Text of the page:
It is our ability to meet potential threats against our own territories and populations in a robust manner, including in high-end scenarios, which makes it possible for us to sustain high-intensity conflicts also beyond our borders. At the end of the day, it is this ability that forms the bedrock of public support for the full spectrum of NATO’s tasks. I am afraid that this link was gradually somewhat forgotten during the last decade and a half. Partly, this happened due to the increasing, day-to-day attention to operations, and partly, because in one way or the other, we all seemed to share the assumption that “history was over” and peace had come to Europe, once and for all.


At least, that is what the old members thought. I think it is fair to say, however, that when our newest member states joined NATO from the late 1990s onwards, they did so for exactly the same reasons that those of us did when present at creation back in 1949. They did so because they saw it as being in their own national interest to link their national security to the collective defence of the Euro-Atlantic area and the American security umbrella, rather than to attempt to solve their security challenges each on their own. This was true for Poland, The Czech Republic and Hungary in 1999, for the Baltic States, Slovenia, Slovakia, Bulgaria and Rumania in 2004 and for Croatia and Albania in 2009, just as much as it was true for Norway and the other founding members in 1949. Fundamentally, this is why countries join NATO, and this is how public support for the membership is forged and maintained.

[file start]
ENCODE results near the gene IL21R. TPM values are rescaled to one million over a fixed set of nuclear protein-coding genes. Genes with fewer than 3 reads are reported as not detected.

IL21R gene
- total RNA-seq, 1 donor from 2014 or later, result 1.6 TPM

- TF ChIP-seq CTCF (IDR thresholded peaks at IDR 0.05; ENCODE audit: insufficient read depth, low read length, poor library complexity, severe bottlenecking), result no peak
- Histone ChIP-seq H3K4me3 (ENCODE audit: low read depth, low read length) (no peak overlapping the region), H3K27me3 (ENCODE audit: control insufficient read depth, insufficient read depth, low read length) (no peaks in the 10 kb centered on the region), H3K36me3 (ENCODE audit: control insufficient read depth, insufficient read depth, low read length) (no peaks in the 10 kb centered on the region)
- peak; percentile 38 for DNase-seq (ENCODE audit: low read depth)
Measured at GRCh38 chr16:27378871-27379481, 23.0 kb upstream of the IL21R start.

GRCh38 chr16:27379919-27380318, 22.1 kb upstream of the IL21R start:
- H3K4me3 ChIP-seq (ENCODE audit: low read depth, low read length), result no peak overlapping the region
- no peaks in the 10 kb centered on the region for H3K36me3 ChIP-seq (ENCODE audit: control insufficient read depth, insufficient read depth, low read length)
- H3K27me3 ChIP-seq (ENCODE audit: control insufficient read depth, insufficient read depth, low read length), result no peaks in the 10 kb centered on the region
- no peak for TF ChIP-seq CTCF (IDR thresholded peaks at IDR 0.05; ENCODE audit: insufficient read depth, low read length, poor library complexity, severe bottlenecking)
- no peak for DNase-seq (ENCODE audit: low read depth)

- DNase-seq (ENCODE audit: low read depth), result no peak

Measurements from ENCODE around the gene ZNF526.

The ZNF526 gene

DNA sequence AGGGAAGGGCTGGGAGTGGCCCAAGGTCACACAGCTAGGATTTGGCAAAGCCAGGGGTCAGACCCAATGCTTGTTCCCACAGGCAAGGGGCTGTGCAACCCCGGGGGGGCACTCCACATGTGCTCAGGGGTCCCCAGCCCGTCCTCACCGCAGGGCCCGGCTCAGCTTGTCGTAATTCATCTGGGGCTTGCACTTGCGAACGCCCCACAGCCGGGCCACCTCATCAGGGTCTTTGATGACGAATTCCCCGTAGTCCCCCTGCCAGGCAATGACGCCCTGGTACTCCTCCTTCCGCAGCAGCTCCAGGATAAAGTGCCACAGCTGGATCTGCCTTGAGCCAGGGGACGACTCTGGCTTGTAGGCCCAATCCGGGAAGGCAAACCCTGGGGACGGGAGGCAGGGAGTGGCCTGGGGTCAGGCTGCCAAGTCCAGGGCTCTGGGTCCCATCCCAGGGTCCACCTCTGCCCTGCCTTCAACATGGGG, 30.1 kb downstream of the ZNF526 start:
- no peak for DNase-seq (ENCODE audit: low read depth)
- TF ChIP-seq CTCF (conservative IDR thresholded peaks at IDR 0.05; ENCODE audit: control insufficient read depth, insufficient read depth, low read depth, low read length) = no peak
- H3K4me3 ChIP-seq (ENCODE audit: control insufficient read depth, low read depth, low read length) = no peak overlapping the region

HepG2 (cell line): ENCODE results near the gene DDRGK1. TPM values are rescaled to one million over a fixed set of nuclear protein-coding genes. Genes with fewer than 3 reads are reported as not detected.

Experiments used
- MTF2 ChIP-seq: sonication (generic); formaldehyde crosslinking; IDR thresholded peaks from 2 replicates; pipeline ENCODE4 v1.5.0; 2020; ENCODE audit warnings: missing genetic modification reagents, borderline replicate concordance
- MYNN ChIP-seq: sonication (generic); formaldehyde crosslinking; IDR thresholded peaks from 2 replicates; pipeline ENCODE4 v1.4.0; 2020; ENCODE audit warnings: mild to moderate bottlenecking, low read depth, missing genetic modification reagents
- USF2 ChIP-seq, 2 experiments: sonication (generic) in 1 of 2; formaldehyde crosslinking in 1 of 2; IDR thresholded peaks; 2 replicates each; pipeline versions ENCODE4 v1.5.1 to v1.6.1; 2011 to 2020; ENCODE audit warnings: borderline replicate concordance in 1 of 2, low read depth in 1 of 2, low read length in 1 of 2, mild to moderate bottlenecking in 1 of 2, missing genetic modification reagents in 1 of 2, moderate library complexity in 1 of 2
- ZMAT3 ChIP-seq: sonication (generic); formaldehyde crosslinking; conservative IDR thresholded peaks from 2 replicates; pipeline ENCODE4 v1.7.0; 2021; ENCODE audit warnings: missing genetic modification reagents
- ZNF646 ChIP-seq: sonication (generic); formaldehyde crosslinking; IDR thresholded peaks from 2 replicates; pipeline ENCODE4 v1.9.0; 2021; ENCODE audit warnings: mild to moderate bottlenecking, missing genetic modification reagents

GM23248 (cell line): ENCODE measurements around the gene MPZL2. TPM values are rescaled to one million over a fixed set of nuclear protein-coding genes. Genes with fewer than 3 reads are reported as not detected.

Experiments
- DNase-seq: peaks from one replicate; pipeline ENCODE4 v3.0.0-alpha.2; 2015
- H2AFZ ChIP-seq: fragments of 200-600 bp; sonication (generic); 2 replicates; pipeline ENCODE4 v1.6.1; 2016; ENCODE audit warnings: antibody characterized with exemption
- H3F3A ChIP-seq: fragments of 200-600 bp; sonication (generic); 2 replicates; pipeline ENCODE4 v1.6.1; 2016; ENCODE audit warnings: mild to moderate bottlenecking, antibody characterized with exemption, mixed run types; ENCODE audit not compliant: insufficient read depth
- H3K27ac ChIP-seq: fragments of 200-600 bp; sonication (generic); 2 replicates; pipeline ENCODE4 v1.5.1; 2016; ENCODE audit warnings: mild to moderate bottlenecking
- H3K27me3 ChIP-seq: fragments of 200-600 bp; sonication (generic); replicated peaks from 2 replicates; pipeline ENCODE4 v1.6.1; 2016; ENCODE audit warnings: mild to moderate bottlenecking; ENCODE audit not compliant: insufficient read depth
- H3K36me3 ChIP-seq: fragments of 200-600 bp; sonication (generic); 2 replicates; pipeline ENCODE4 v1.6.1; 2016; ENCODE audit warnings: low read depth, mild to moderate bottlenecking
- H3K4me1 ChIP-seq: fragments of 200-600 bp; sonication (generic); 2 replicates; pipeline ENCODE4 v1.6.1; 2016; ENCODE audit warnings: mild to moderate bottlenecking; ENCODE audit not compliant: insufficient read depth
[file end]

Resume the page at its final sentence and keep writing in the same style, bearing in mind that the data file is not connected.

When NATO began going “out of area” in the early to mid-1990’s, it could draw on an already established credibility, cohesion and internal solidarity that had developed over more than four decades during which NATO’s contribution to peace and security was quite obvious to its membership. Let’s not make a mistake about this: it was this pre-established politico-military cohesion, rather than a spontaneous coming together of previously highly diverging views on how to deal with the Balkan wars, that made NATO a relevant instrument that could contribute to the end of a decade of conflicts in the former Yugoslavia.